To a large degree, America was built on immigration and it continues to be an integral component in our society. There are clear processes for naturalization and how a foreign citizen may obtain citizenship in the United States. Typically, an immigrant can obtain citizenship within one year from applying after being here three years if married to a U.S. citizen or after five years of being here with a green card.

Sometimes, however, glitches occur and the time it can take for someone to receive his or her long-awaited U.S. citizenship can be much longer. Such is the case for a Los Angeles resident originally from Egypt who waited 11 years after his first application before being sworn in as a full-fledged U.S. citizen—and this was after he had lived in the United States for 24 years, married an American woman and had children here.

Despite living in the United States for more than two decades, the man had not sought citizenship until after September 11, 2001 when he felt an emotional tug common to Americans, making him want to formalize his status in this country. Over the course of 11 years, he had to reinitiate his naturalization application with new photos and fingerprints as the office handling his case frequently told him they could not find his file. A denial in 2008 further derailed his hopes but he persevered and is now complete with his application process and happy to say he is an American.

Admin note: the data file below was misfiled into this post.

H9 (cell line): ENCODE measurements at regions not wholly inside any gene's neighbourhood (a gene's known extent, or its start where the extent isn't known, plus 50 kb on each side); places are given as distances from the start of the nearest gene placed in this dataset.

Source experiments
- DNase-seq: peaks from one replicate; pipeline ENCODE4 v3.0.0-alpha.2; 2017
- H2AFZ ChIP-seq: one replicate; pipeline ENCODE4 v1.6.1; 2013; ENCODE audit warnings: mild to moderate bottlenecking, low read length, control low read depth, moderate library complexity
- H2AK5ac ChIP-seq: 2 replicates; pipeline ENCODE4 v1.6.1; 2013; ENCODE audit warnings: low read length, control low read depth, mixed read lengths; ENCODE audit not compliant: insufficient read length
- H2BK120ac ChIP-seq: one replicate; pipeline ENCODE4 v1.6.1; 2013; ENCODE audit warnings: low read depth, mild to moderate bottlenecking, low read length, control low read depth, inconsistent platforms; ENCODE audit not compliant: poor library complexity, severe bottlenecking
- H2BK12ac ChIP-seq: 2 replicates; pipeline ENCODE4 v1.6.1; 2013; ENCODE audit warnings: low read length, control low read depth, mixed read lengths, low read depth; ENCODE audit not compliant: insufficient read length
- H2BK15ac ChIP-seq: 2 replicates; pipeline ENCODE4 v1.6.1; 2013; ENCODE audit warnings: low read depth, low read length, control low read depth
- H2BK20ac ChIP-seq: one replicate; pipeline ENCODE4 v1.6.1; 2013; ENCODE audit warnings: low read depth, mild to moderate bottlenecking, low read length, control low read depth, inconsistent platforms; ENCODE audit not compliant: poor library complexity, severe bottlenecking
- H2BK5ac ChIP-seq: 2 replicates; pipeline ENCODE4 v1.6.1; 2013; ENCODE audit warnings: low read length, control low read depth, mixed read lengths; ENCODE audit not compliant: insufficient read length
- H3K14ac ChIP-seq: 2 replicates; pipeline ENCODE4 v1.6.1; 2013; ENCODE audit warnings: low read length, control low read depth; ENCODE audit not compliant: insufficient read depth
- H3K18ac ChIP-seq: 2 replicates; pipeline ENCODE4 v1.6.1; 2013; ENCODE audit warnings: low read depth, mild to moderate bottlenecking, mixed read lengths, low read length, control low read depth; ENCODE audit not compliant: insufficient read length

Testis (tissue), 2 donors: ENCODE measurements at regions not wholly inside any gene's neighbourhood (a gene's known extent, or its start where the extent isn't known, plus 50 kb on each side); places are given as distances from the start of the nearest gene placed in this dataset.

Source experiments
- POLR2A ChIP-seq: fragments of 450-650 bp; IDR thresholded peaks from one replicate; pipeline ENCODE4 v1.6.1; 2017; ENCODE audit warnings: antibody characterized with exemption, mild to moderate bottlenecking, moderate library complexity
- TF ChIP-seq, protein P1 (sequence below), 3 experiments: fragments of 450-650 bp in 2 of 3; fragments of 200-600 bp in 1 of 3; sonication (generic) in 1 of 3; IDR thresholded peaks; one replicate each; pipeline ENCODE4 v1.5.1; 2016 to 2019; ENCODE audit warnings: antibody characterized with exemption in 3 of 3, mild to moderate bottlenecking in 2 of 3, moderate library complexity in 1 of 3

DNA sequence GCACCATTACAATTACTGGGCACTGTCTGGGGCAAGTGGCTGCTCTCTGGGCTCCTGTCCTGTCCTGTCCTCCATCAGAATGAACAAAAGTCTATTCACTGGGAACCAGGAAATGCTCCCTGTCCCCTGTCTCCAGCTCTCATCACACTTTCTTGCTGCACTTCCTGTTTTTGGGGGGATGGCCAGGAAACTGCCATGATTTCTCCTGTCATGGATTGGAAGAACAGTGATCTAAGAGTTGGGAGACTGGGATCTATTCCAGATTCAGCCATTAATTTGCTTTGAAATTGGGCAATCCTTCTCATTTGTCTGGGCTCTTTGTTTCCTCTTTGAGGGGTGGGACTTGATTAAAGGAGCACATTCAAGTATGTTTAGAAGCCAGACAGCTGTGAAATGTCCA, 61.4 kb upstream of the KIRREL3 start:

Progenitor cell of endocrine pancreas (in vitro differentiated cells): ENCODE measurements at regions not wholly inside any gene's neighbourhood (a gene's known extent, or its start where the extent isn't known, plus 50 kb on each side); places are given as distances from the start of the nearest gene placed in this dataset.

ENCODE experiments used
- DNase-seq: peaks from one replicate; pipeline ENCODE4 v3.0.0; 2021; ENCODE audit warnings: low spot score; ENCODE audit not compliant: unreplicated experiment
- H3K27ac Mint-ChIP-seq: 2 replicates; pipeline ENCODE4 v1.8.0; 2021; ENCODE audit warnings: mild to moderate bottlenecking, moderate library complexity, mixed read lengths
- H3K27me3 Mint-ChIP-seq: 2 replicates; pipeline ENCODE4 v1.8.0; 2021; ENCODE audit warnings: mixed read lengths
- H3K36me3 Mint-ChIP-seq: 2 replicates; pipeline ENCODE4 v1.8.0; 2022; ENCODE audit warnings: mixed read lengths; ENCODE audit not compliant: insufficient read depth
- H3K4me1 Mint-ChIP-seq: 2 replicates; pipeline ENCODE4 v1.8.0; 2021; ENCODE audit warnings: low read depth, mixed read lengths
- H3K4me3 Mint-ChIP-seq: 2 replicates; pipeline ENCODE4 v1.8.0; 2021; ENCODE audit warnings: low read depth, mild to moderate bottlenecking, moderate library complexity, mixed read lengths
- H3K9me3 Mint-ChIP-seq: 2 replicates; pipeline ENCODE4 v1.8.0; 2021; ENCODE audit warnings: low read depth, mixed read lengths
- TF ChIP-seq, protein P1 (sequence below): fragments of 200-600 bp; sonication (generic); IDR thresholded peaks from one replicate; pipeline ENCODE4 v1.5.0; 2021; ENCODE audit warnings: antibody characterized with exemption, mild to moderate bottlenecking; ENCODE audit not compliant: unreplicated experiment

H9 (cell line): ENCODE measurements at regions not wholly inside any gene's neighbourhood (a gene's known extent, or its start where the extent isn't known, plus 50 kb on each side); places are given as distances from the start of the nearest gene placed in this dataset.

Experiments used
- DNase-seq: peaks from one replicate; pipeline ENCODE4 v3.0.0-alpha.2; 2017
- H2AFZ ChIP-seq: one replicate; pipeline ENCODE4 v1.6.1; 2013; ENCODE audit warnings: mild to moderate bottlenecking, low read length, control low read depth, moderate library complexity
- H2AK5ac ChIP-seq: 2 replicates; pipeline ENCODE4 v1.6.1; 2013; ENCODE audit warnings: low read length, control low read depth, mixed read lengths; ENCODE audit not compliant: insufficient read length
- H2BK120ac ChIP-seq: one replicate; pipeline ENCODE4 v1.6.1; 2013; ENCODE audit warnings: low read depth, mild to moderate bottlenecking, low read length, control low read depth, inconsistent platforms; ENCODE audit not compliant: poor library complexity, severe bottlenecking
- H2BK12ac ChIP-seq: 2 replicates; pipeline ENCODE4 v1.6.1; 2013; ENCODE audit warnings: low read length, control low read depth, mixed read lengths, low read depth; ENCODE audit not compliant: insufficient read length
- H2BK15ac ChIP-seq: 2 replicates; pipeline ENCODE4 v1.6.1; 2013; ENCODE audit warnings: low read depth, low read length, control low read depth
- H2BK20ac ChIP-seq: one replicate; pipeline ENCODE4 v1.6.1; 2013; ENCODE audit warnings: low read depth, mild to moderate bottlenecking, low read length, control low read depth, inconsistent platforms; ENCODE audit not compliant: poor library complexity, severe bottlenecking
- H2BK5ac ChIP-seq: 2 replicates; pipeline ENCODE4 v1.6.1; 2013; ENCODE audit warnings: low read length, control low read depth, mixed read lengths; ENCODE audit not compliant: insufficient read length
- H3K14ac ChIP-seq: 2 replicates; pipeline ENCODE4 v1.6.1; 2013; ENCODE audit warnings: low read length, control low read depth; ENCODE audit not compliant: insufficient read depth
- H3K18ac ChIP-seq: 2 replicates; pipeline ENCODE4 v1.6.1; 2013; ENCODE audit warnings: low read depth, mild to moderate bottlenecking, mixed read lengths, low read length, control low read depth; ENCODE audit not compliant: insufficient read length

If you or a loved one is attempting to attain citizenship and in need of help to navigate the complex federal systems, it can be helpful to talk to an immigration attorney. You may be able to get valuable guidance to prevent an unnecessarily long process.

Source: New America Media, “Federal Program Turns One Man’s Path to Citizenship Into 11 Year Trek,” Monica Campbell, October 19, 2013